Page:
Sylville Smith shooting: body camera footage will not be seen in officer’s trial

Ex-Milwaukee police officer accused of killing Smith during traffic stop waived right to hearing, removing a chance for the public to see footage of the incident

A former Milwaukee police officer accused of killing a black man during a traffic stop waived his right to a preliminary hearing on Friday, thus removing a chance for the public to see body camera footage of the incident.

Dominique Heaggan-Browns attorney, Steven Kohn, waived the hearing and entered a not guilty plea to the charge of felony reckless homicide. Court commissioner Barry Phillips ordered Heaggan-Brown to go to trial during the proceeding, which lasted less than five minutes.

Heaggan-Brown was charged last week in connection with the death of 23-year-old Sylville Smith, in August. The criminal complaint, which alleges Heaggan-Brown fired the fatal shot even though Smith was unarmed, is based largely on footage from body cameras that Heaggan-Brown and his partner were wearing.

District attorney John Chisholm has refused to release the footage, calling it evidence. Outside court on Friday, Chisholm said he had been prepared to play the video if the preliminary hearing had happened. Chisholm added that he handed the footage over to Kohn.

The shooting sparked two nights of riots on Milwaukees predominantly black north side. Demonstrators burned six businesses and a squad car and threw rocks and bottles at police. One man was shot but survived.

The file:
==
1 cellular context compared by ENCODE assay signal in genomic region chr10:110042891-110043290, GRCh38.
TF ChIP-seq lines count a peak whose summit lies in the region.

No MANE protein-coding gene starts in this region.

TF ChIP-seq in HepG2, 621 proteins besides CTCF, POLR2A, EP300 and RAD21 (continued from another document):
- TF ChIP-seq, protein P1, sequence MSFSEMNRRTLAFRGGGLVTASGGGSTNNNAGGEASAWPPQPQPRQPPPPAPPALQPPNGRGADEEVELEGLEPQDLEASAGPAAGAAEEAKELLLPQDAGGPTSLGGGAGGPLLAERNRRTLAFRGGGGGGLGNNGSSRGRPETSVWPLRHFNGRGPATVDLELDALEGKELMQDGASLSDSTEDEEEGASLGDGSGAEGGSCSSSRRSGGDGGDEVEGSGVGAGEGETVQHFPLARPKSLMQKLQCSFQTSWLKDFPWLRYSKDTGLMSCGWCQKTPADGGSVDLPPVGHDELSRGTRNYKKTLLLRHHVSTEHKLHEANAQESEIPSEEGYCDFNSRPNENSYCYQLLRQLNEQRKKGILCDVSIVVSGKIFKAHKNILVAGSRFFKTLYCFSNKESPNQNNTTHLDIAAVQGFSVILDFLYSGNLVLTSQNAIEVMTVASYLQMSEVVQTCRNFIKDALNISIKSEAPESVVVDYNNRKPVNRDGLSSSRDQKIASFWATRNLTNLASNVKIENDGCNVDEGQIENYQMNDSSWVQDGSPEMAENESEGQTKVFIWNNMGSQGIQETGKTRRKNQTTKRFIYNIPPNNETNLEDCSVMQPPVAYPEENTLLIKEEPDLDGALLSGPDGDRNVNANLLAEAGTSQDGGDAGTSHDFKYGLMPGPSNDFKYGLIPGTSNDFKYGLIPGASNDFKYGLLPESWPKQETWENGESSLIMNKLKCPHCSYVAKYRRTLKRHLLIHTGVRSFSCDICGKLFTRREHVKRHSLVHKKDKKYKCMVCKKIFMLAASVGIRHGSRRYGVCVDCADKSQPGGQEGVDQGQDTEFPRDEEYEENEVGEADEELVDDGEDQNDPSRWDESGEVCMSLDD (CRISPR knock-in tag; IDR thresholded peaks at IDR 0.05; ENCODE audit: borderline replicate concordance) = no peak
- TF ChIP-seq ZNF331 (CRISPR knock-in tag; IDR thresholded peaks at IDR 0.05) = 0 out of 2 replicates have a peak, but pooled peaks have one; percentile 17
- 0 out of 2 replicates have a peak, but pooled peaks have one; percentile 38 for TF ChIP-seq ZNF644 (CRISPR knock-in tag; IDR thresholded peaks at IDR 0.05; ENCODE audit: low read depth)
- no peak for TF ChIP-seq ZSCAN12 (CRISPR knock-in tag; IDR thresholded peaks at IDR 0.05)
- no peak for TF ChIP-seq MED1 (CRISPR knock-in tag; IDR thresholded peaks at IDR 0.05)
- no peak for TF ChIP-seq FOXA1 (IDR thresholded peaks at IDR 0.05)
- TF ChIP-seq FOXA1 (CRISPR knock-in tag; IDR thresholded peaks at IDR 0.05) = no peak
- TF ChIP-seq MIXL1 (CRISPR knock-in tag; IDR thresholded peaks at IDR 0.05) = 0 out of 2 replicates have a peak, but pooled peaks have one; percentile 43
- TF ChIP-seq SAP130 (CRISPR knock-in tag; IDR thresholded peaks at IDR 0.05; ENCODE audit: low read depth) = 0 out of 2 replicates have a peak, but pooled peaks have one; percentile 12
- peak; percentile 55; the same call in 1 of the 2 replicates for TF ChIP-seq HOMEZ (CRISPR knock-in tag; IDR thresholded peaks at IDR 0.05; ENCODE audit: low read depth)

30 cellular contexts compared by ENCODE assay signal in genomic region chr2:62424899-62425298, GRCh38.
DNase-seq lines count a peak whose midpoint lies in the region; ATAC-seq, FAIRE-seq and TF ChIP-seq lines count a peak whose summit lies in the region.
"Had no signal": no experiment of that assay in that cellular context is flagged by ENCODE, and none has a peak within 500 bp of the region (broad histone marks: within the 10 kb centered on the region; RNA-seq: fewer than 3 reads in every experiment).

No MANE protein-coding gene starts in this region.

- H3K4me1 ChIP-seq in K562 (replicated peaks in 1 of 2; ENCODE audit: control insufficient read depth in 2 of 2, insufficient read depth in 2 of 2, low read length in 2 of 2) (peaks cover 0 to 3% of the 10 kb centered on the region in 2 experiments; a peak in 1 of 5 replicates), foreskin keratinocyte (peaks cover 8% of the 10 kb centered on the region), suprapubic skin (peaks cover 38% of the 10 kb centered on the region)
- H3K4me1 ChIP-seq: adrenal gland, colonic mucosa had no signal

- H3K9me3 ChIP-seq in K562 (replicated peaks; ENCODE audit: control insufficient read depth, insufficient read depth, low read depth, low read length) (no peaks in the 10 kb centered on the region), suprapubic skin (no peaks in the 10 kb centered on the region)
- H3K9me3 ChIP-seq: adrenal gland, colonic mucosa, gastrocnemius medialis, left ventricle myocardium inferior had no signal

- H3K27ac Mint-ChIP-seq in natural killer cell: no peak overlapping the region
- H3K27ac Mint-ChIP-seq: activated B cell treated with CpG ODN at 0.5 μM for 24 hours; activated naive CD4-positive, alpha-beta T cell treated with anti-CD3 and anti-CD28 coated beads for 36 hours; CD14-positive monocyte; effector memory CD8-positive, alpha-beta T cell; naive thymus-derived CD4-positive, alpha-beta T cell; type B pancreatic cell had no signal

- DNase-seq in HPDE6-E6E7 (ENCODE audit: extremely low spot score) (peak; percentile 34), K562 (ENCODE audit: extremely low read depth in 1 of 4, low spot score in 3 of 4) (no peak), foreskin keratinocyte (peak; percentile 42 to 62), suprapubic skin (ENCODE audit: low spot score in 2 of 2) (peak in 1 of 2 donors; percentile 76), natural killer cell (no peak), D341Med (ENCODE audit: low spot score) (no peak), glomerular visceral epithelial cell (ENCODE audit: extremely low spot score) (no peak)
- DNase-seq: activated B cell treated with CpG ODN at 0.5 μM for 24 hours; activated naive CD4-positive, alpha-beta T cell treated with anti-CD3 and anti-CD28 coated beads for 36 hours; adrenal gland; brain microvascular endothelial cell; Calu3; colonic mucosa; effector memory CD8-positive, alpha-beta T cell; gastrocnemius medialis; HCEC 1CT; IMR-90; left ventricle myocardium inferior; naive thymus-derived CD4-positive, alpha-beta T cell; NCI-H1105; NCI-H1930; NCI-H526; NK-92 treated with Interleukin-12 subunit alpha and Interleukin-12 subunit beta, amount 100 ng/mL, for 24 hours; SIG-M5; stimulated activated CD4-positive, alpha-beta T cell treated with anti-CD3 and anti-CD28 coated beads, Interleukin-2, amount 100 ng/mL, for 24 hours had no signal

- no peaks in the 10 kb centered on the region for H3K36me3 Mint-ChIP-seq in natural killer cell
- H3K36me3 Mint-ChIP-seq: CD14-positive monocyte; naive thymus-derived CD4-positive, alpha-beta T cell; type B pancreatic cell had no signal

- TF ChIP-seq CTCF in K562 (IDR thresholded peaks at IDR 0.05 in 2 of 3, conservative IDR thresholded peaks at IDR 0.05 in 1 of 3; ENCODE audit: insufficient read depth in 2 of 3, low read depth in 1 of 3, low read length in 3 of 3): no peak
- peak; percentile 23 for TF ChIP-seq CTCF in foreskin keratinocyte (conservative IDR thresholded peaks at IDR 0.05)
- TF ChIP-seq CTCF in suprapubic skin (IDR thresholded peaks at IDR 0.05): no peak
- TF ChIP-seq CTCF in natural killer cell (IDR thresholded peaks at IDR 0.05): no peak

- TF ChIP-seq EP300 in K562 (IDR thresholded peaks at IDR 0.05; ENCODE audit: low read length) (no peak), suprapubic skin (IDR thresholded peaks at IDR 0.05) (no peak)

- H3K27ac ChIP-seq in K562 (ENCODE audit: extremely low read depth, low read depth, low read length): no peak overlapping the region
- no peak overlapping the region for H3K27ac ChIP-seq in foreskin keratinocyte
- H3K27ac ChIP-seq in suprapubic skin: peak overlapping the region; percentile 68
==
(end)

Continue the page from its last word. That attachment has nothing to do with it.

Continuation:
According to the criminal complaint, Heaggan-Brown, who is also black, stopped Smiths car on 13 August. Smith tried to run away and Heaggan-Brown and his partner gave chase. The complaint says body camera footage showed Smith was carrying a gun in his hand as he ran.

Smith fell to the ground, got up and raised his gun while facing Heaggan-Brown, according to the complaint. Heaggan-Brown fired and hit Smith in the arm, after which Smith then threw his gun over a fence. Heaggan-Brown told state agents the gun flew out of Smiths hand, the complaint said.

Heaggan-Brown then shot Smith in the chest both shots were fired within two seconds. Heaggan-Brown told agents he thought Smith was reaching for his waistband, although the video shows Smith reaching for his waistband after the second shot and that he was unarmed at that time, according to the documents.

Sedan Smith, Sylville Smiths brother, said on Friday that he wished Chisholm would have played the video.

The public needs to see what type of police we have on the streets today, Sedan Smith said. [The second shot] wasnt an act of fear. If it takes you time to again shoot someone theres a thought that goes into that. Thats premeditated. Thats execution.

Heaggan-Brown was fired in October due to unrelated charges including two counts of sexual assault and two counts of prostitution in a case that is still pending.

According to court documents, Heaggan-Brown and another man went to a bar on 14 August and watched television coverage of the unrest.

The man alleged that Heaggan-Brown bragged that he could do anything he wanted without repercussions, and later woke up to find Heaggan-Brown sexually assaulting him.

Read more: https://www.theguardian.com/weather/2016/dec/23/sylville-smith-milwaukee-police-body-camera